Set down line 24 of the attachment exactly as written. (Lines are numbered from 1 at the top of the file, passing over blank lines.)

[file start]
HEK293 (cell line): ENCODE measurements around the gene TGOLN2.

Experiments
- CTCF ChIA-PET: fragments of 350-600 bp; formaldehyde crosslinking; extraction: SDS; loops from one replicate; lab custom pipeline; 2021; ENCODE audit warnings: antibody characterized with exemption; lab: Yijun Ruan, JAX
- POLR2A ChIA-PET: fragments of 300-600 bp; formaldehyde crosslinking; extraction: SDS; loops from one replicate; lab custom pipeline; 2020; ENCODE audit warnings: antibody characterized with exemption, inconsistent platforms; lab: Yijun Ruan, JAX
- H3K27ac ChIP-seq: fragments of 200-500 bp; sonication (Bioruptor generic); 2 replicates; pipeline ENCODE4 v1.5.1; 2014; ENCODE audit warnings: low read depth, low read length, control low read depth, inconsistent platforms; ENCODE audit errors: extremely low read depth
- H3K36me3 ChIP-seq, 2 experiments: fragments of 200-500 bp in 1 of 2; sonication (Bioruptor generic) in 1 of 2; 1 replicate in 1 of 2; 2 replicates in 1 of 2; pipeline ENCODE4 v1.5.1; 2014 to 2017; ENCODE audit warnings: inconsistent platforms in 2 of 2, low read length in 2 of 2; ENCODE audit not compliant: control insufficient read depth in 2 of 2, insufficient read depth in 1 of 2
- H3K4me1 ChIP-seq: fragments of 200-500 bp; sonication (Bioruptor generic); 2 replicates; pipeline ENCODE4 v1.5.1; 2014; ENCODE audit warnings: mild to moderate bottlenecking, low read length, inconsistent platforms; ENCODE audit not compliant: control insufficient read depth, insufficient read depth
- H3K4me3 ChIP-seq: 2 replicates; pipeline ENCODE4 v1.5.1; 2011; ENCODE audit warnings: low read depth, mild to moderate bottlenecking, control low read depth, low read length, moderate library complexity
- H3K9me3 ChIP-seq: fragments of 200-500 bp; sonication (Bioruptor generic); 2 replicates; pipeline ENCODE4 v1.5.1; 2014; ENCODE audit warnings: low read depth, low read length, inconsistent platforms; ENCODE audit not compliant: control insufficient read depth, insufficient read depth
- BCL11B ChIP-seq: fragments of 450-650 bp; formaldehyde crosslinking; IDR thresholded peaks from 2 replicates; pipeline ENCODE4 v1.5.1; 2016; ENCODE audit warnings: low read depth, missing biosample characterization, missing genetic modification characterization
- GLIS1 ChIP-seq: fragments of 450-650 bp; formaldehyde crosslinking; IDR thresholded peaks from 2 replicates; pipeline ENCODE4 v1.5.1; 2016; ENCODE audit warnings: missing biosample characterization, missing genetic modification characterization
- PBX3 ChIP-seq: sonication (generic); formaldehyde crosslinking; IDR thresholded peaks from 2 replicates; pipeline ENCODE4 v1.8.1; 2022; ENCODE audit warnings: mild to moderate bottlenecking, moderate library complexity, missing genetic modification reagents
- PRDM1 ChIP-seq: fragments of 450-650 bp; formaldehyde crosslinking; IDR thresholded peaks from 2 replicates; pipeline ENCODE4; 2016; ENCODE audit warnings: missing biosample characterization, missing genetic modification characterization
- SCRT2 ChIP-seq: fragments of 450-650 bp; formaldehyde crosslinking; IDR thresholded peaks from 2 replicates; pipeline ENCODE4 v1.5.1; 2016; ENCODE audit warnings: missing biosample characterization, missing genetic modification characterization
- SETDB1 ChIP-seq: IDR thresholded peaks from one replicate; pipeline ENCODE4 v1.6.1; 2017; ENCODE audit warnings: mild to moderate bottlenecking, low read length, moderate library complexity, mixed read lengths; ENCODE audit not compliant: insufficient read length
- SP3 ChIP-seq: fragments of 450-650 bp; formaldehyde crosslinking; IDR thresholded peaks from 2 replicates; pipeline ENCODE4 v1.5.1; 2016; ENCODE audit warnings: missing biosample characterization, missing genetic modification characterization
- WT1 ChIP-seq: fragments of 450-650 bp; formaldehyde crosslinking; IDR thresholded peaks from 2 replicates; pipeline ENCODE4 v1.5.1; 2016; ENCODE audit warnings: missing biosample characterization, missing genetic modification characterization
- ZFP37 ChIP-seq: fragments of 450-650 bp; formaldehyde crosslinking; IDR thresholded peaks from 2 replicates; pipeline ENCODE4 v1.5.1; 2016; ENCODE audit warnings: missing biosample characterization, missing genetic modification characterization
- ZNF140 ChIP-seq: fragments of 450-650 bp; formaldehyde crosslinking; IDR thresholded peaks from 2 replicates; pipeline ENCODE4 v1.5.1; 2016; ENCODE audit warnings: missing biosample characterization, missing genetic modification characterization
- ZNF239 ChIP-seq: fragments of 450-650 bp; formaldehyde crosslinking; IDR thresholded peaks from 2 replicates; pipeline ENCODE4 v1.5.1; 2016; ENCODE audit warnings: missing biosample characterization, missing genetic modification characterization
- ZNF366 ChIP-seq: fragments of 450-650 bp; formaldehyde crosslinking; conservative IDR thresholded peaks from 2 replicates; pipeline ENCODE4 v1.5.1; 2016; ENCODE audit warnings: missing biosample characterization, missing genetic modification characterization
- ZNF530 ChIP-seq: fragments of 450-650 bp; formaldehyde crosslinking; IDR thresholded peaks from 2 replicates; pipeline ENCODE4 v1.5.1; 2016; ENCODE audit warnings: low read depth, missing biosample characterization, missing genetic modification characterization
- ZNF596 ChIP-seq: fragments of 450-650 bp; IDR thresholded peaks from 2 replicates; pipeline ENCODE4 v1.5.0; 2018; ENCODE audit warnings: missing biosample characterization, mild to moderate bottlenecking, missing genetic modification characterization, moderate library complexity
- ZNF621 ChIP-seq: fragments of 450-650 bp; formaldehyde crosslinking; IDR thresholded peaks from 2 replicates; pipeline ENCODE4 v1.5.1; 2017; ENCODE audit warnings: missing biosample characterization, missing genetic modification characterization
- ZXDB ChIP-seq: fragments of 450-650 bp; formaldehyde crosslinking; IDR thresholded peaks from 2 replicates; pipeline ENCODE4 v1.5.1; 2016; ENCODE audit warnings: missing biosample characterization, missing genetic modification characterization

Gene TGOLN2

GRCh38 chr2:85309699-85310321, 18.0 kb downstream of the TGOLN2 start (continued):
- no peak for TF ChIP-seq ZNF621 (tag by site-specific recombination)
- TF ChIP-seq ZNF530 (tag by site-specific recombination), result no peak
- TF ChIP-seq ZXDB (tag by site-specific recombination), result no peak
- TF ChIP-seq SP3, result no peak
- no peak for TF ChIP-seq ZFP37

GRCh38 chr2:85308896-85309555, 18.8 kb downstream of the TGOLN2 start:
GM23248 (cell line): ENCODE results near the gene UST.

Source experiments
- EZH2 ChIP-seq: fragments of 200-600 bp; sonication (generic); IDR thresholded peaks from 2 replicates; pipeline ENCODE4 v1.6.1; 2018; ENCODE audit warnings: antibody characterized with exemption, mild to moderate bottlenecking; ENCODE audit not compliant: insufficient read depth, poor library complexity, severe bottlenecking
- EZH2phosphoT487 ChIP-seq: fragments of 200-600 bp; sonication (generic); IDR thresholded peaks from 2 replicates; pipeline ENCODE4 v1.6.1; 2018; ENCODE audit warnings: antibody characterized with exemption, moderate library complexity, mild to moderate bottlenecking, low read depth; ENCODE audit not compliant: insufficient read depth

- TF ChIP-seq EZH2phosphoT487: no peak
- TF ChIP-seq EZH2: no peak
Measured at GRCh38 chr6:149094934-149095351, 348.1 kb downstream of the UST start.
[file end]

- ZNF621 ChIP-seq: fragments of 450-650 bp; formaldehyde crosslinking; IDR thresholded peaks from 2 replicates; pipeline ENCODE4 v1.5.1; 2017; ENCODE audit warnings: missing biosample characterization, missing genetic modification characterization